Don’t ask, “Why do we have to go through all this change?”

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When in college and working at Wells Fargo, the oldest of seven Miller kids, Kristin, called me at lunchtime. My “How’s your day going?” question instigated this exchange:

Kristin: “What a drag, Dad, I’m dealing with change!”

Me: “Honey, we’re all dealing with change. It’s everywhere.”

Kristin: “No, Dad, a guy came in with $300 in change today and I got stuck rolling it. I am literally dealing with change!”

Me: “Oops. My bad.” ?

Is Change The Problem?

Well, it’s true: We’re all dealing with change, aren’t we?

Of course, CHANGE is not the real problem, nor even the speed of change — it’s how we RESPOND to change. Our thoughts, emotions, and actions. We are all currently challenged by:

Changing workforce: As “managers and leaders” get older, it’s more difficult to understand the unique values and thinking of the younger people they employ.

Changing customer: More informed, higher expectations, greater options, more assertive. And always ready to “walk.”

Changing relationships/roles: Restructuring, reorganizing, and “right-sizing” — all breeding confusion, if not fear.

Changing technology: I am amazed, as I bet you are, that what was current just months ago is now potentially out-of-date. It’s simply dizzying.

And … the Pandemic: Enough said.

As we write in Outstanding!

Given the organic, constant, and inevitable nature of change, how could we ever think that what works today will work tomorrow? The reality is, if a strategy or tactic is working now, the odds are high that it won’t work in the future. There is just too much change taking place in our world for it to be any other way.

We Are The Problem!

The change that envelopes us, of course, is certainly not within our control. What is within our control, though, is our response. When we respond to change with Blame, Complaining, and Procrastination, we fail to adapt as swiftly to change as the market requires. But what would it be worth to you and your organization if we did?

We can do it, as individuals and organizations, by asking a better question. One that allows us to renew our sense of ownership, personal accountability, and individual power. When this happens, each of us is able to anticipate, accept, and adapt to change.

So, instead of asking a lousy question like, “Why do we have to go through all this change?” let’s ask a productive question (The Question Behind the Question, QBQ) — such as, “How can I adapt to the changing world around me?”

It is a question that gets answers. Answers that move us and our organizations forward today.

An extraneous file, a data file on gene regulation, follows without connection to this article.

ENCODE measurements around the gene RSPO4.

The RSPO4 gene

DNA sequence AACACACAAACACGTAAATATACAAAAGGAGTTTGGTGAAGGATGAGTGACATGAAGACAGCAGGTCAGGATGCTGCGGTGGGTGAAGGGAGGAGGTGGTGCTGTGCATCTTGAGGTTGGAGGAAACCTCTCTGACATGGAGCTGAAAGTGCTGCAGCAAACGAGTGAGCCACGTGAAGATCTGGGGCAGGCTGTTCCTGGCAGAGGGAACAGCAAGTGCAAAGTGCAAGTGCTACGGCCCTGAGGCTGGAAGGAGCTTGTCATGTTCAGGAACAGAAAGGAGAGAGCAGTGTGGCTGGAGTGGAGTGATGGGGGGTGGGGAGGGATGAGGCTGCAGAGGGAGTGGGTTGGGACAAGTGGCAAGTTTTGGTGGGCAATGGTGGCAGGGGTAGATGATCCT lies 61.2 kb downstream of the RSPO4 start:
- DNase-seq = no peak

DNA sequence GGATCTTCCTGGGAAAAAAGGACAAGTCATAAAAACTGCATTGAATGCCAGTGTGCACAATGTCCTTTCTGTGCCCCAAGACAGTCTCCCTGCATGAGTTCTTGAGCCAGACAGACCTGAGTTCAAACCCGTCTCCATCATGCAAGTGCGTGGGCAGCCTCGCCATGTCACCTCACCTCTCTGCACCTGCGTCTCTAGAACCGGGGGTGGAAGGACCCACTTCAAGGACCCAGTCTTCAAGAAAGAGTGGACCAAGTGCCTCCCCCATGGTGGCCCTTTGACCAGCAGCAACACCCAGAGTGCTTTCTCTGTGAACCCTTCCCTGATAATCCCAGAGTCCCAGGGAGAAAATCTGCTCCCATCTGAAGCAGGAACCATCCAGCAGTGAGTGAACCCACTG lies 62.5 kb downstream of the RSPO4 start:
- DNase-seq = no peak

How are you personally doing with all the change happening around you at work and at home?

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In need of training to rally the troops during this intense season of change? Consider a QBQ! virtual session — easy to implement, effective, high-energy, and life-changing! Inquire here to find out more!
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4 Responses

  1. John,
    Nice to hear from you. 2020 has certainly a much different year and will invoke a large number of changes in organizations and people. The use of space, or should I say the non-use of space with its trickle down affects…less gas, less gas tax, less public transportation use, the speed and use of technology, a change in our federal government, change, change, change. We have been looking at 2021 and anticipating a lot of the post-GOVID-19 changes….your books have been a great help.
    Be well,
    Chuck Gambone

  2. Keep going. Plug as many holes as you can. Can’t worry about tomorrow. Take care of what you can today. The only constant in retail (my profession) is change. Can’t remember who said that, but it’s still true today.

  3. John,

    You probably won’t remember me, but we go back a long time, and I’ve been meaning to write you and say how much I enjoy reading your online QBQ texts.

    We first met when you were with the Fortune Group selling Practical Sales Management. I was with Graco in Minneapolis, and I couldn’t find what I was looking for in a sound sales management program, until I talked to you. PSM helped our sales force immensely; what Steve Brown put together in that training became the way our sales managers, supervisors, and directors taught, acted, and managed.

    Even more powerful than PSM, I think, is your QBQ. I used your cassette tape-based program (!) over and over. It’s the one you taped in Minneapolis in part at the Northland Park office building. (I was working for Great Clips then, with our offices in the building. We subsequently invited you to speak at one of our franchise conventions.) I think the QBQ is the best concept and most game-changing training that I ever came across. And although it’s probably been around for almost 25 years now, I’m guessing, it still seems fresh—and your texts always point out the opportunities for its application. At work or outside of work the QBQ applies to so many situations so we’ll.

    I’m retired from Human Resources now, going on four years, my last position being an HR director at Mystic Lake Casino Hotel in Prior Lake, Minnesota. But your first book, the blue hardcover one, Personal Accountability, still has a prominent spot on the bookshelves in my den.

    Best wishes for the holidays.

    Regards,
    Bill Denker

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